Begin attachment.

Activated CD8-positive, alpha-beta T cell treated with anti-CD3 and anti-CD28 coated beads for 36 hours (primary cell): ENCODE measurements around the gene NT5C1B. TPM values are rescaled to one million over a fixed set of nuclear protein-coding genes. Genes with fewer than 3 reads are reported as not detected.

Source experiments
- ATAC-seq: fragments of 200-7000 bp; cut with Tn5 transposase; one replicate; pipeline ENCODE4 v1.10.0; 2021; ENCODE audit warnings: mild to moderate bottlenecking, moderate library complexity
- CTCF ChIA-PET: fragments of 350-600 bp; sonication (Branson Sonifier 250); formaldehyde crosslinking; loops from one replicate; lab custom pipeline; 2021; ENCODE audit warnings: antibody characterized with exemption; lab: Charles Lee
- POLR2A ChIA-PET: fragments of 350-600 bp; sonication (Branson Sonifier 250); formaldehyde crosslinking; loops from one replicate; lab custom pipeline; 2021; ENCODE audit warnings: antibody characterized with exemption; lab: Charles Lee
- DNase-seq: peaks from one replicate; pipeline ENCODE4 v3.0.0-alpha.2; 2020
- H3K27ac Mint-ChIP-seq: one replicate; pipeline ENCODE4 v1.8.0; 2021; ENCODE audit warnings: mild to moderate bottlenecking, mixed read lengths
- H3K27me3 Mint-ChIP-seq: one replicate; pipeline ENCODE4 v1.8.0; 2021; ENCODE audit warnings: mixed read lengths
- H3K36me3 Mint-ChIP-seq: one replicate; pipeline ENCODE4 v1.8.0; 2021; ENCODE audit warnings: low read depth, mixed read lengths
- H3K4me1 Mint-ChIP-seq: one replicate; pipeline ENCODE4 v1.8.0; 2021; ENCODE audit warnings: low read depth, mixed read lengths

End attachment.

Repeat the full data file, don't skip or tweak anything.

Activated CD8-positive, alpha-beta T cell treated with anti-CD3 and anti-CD28 coated beads for 36 hours (primary cell): ENCODE measurements around the gene NT5C1B. TPM values are rescaled to one million over a fixed set of nuclear protein-coding genes. Genes with fewer than 3 reads are reported as not detected.

Source experiments
- ATAC-seq: fragments of 200-7000 bp; cut with Tn5 transposase; one replicate; pipeline ENCODE4 v1.10.0; 2021; ENCODE audit warnings: mild to moderate bottlenecking, moderate library complexity
- CTCF ChIA-PET: fragments of 350-600 bp; sonication (Branson Sonifier 250); formaldehyde crosslinking; loops from one replicate; lab custom pipeline; 2021; ENCODE audit warnings: antibody characterized with exemption; lab: Charles Lee
- POLR2A ChIA-PET: fragments of 350-600 bp; sonication (Branson Sonifier 250); formaldehyde crosslinking; loops from one replicate; lab custom pipeline; 2021; ENCODE audit warnings: antibody characterized with exemption; lab: Charles Lee
- DNase-seq: peaks from one replicate; pipeline ENCODE4 v3.0.0-alpha.2; 2020
- H3K27ac Mint-ChIP-seq: one replicate; pipeline ENCODE4 v1.8.0; 2021; ENCODE audit warnings: mild to moderate bottlenecking, mixed read lengths
- H3K27me3 Mint-ChIP-seq: one replicate; pipeline ENCODE4 v1.8.0; 2021; ENCODE audit warnings: mixed read lengths
- H3K36me3 Mint-ChIP-seq: one replicate; pipeline ENCODE4 v1.8.0; 2021; ENCODE audit warnings: low read depth, mixed read lengths
- H3K4me1 Mint-ChIP-seq: one replicate; pipeline ENCODE4 v1.8.0; 2021; ENCODE audit warnings: low read depth, mixed read lengths